You used the fact that indeed the set $S$ has a countable subset, which is unbounded from below.
Indeed the first model of ZF without the axiom of choice was one where the real numbers has a subset $D$ which is of course linearly ordered; this subset was unbounded but alas has no decreasing sequence.
In fact every function from $\mathbb N$ into $D$ has a finite range (either increasing, decreasing, or both).
Note that indeed you only need to have some choice, in particular you need enough to allow an inductive definition on linear orders. This would be the principle of dependent choice or at least its restriction to linear orders.
The answer, in a nutshell, is that you have to use some choice to create this sequence. Enough to allow the inductive definition work "enough" to create the infinite sequence.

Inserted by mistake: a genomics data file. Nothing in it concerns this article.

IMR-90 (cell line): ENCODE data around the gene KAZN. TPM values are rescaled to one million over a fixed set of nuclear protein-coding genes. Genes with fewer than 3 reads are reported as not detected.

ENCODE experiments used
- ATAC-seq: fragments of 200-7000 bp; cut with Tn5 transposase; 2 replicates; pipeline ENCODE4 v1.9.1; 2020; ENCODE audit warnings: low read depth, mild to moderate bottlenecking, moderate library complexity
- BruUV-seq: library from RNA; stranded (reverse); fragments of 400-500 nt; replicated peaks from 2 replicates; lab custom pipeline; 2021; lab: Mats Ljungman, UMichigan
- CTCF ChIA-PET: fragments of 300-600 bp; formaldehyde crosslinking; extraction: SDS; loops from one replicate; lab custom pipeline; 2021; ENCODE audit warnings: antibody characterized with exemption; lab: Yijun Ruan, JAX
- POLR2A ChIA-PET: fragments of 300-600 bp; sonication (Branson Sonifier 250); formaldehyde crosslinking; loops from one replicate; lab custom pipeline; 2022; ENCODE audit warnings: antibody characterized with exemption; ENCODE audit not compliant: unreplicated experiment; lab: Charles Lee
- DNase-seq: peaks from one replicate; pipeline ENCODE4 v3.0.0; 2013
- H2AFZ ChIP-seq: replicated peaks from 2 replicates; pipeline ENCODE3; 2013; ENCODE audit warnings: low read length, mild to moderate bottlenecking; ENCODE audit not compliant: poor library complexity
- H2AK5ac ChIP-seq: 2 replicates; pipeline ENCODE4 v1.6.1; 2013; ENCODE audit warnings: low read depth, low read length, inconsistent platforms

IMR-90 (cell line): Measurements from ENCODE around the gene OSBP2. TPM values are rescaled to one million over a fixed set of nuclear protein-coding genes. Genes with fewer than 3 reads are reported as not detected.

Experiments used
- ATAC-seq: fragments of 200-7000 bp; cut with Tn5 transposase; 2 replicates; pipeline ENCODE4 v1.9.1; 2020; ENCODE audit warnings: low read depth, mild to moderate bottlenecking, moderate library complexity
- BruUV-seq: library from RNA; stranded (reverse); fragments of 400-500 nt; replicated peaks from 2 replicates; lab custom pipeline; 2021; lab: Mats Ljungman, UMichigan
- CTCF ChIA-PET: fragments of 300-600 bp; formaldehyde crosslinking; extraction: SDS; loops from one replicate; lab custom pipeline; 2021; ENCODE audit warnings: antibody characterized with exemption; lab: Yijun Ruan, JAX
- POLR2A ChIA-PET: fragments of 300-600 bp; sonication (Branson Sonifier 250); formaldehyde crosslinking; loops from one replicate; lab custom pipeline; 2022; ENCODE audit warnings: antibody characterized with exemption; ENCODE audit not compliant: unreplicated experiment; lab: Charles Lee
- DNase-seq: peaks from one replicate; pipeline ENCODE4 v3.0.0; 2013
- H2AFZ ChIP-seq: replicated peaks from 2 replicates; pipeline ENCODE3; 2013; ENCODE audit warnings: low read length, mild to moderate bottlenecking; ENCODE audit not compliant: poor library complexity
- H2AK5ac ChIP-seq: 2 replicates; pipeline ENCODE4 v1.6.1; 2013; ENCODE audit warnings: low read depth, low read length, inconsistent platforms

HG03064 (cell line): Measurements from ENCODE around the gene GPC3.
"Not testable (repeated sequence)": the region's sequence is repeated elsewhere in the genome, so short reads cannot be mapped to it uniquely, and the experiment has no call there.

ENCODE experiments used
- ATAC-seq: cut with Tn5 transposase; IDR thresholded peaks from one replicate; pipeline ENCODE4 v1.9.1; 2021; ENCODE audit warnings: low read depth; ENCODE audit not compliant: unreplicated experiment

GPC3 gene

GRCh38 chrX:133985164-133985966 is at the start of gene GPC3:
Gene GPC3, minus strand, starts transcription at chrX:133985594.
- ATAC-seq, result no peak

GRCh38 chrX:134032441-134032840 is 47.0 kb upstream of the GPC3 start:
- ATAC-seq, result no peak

The set $D$ which I have mentioned is a Dedekind-finite set of real numbers, its existence contradicts the axiom of choice (indeed, even the axiom of countable choice). However since the existence of such set is not provable from ZF alone (it requires a rather strong negation of the axiom of choice) it is impossible to describe the set without resorting to a full tutorial about forcing, symmetric extensions and the axiom of choice.
Your proof is using the axiom of choice. Since you do not specify which element you choose at each step but rather just "pick" one, you have implicitly used some axiom of choice. It isn't wrong, indeed as I remark above - you cannot avoid it (in the general case). I do think that it is important to know where and how it comes into play.